________________ CM . . . . Volume I Number III . . . . June 30, 1995

Share a Tale: Canadian Stories to Tell to Children and Young Adults

Compiled by Irene Aubrey and Louise McDiarmid
Ottawa: Canadian Library Association, 1995
222pp, paper, $29.95

Subject Headings:
Children's stories, Canadian (English).

Grades 6 and up / Ages 11 and up.
Review by Dave Jenkinson


Large Mosquitoes

Telling time: 30 seconds
Suitability: 11 years and up

Collected by Michael Taft
Informant: Katherine Wood

Mistaking a large mosquito for an airplane will be a familiar joke to many in northern and western Canada. W.O. Mitchell tells a similar story about a grasshopper in Jake and the Kid.

There was a trapper at Fort Nelson. And he got up one morning and he found a mosquito trying on his socks. They say that when the American Army first came to Whitehorse, they had planes coming through that were refuelling. They had five hundred gallons pumped into a mosquito before they found it wasn't a plane.

-- from "Large Mosquitoes I" originally printed in Tall Tales of British Columbia by Michael Taft, copyright © 1983 Provincial Archives of British Columbia.

A companion volume to Storytellers' Rendezvous (CLA, 1979) and Storytellers' Encore (CLA, 1984), previously compiled by Irene Aubrey, Louise McDiarmid, and Lorrie Andersen, Share a Tale offers 103 stories and poems which are to be shared not just with the children's audience of the earlier volumes, but also with young adults, a young adult being defined as someone over 14. The present compilers, both experience children's librarians and storytellers, have included a fine introduction which cleary lays out how the new book differs from its predecessors; in addition to aiming fora broader audience, the compilers have used slightly different categories and included a new section, "Tall Tales," which inclues history, biography, and reminiscenses.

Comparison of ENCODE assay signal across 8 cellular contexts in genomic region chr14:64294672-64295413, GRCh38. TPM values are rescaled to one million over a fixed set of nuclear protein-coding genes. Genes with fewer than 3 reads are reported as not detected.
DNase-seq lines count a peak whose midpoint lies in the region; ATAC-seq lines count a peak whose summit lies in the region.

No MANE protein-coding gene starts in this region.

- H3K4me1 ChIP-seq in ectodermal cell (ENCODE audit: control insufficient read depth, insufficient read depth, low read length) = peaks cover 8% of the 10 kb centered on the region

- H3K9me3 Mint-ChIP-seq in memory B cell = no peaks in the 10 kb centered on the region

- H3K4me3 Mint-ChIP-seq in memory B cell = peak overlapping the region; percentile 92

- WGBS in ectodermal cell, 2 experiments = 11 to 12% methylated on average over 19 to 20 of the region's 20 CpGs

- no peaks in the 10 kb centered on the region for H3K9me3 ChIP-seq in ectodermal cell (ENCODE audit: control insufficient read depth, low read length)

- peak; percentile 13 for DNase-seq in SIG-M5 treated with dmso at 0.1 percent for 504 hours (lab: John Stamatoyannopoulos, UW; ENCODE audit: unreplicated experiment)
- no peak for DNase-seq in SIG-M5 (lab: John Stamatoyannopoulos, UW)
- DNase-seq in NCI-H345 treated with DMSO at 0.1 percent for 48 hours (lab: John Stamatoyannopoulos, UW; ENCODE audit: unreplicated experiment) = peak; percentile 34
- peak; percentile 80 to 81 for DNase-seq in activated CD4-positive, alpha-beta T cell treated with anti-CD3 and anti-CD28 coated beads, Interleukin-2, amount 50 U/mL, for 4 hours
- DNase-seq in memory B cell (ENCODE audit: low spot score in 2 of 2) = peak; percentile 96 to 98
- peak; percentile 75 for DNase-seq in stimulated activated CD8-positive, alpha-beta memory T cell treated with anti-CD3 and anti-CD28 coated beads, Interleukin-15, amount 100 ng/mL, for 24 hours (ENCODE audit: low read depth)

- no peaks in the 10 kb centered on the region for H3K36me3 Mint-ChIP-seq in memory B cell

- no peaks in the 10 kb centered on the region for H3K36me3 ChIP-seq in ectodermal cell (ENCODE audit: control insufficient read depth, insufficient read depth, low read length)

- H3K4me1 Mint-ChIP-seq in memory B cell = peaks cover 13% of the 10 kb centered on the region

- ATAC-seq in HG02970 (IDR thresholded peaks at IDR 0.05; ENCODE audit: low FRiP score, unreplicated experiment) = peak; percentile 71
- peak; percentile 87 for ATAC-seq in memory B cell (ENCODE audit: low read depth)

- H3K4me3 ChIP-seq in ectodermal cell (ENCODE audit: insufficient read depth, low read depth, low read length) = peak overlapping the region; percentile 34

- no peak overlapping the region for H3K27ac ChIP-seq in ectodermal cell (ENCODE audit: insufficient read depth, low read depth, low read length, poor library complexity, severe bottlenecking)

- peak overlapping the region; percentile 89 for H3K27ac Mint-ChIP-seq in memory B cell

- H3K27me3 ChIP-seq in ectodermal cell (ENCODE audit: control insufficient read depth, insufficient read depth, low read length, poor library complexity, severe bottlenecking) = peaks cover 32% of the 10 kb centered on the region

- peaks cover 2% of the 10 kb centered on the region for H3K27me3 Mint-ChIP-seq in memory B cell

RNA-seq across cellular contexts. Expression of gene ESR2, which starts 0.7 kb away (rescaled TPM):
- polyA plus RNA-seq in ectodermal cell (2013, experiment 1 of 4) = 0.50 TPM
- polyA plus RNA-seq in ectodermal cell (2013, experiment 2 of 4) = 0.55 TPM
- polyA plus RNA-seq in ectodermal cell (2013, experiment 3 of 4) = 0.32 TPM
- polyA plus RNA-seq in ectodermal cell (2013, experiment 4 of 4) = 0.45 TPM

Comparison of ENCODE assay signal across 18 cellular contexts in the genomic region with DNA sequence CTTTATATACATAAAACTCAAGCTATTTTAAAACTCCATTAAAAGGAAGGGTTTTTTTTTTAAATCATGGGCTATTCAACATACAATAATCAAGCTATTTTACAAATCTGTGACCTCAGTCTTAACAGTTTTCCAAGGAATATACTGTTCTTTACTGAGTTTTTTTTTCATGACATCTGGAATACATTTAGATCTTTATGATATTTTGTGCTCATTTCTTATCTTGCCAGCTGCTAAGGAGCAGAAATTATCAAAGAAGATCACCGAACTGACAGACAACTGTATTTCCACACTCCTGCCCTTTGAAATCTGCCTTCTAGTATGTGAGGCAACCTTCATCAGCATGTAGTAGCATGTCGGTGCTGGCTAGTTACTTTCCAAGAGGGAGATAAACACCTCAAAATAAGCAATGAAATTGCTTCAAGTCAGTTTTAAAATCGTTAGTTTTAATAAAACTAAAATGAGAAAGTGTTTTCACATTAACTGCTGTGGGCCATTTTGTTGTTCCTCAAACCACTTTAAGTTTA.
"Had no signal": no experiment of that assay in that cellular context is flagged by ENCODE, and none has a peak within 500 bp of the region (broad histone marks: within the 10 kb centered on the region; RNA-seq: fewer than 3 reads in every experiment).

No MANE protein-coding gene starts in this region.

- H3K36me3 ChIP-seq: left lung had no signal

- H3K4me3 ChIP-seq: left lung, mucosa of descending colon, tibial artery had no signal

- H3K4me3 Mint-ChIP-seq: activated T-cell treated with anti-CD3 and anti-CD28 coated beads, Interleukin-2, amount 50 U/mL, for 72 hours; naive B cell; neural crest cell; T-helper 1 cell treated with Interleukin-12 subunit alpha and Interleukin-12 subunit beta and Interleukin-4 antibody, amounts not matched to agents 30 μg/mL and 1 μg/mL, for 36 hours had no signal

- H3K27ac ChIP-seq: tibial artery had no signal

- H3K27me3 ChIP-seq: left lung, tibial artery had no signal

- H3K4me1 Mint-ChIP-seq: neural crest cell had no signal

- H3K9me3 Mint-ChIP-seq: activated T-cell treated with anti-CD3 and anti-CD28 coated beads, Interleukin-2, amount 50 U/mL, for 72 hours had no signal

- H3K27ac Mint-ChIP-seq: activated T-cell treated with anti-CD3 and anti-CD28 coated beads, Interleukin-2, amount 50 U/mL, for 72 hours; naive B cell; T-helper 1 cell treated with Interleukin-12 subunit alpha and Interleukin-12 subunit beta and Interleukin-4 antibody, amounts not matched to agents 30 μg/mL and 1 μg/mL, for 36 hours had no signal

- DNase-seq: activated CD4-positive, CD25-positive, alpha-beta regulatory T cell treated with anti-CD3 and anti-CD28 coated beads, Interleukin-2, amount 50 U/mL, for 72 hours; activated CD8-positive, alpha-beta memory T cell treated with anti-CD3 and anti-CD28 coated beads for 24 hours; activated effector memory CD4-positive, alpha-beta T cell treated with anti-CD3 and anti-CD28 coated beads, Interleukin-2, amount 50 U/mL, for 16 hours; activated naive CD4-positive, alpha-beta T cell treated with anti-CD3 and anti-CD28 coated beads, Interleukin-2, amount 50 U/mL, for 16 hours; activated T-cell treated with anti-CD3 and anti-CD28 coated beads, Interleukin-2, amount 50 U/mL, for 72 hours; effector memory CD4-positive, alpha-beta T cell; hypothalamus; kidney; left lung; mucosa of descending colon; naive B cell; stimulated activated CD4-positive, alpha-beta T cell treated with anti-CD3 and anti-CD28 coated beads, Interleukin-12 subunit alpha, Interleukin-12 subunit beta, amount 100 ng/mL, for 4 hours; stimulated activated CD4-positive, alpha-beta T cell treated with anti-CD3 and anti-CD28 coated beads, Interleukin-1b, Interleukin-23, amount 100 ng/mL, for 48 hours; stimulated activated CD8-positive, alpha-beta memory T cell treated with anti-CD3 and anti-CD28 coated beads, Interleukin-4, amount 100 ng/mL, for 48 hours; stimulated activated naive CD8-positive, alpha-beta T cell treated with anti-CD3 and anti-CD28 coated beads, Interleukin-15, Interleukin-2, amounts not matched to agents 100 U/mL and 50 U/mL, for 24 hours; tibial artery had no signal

Specifically, users will find:

The stories, a few of which are original texts appearing in print for the first time, are all still "child-tested," and the compilers continue to offer both suggested age levels for the stories plus "Telling Times," which range from as little as 30 seconds to as much as 16 minutes. The book also includes "Name/Title" and "Subject" indexes, plus a brief bibliograhy and directory.

One other significant change from previous volumes is the books's format. The large 8 1/2" x 11" size is gone; the new book is a comfortable 6" x 9", and the text is printed in an easy-on-the-eyes green.

A very small quibble: the compilers say that the book's contents are for "storytellers of every kind, from professionals to parents telling bedtime stories." Certainly a professional audience will be able to use the contents as presented, but parents, plus many classroom teachers whose professional preparation has not included a storytelling course, would benefit from a few hints on how to begin to make a story one's own, so that it can be told with confidence. Though a number of titles listed in the bibliograhy would readily help any beginning storyteller, Aubrey and McDiarmid could still have provided a quick introduction to the art of storytelling.

Highly Recommended.

To comment on this title or this review, send mail to cm@umanitoba.ca.

Copyright © 1998 the Manitoba Library Association. Reproduction for personal use is permitted only if this copyright notice is maintained. Any other reproduction is prohibited without permission.

Published by
The Manitoba Library Association
ISSN 1201-9364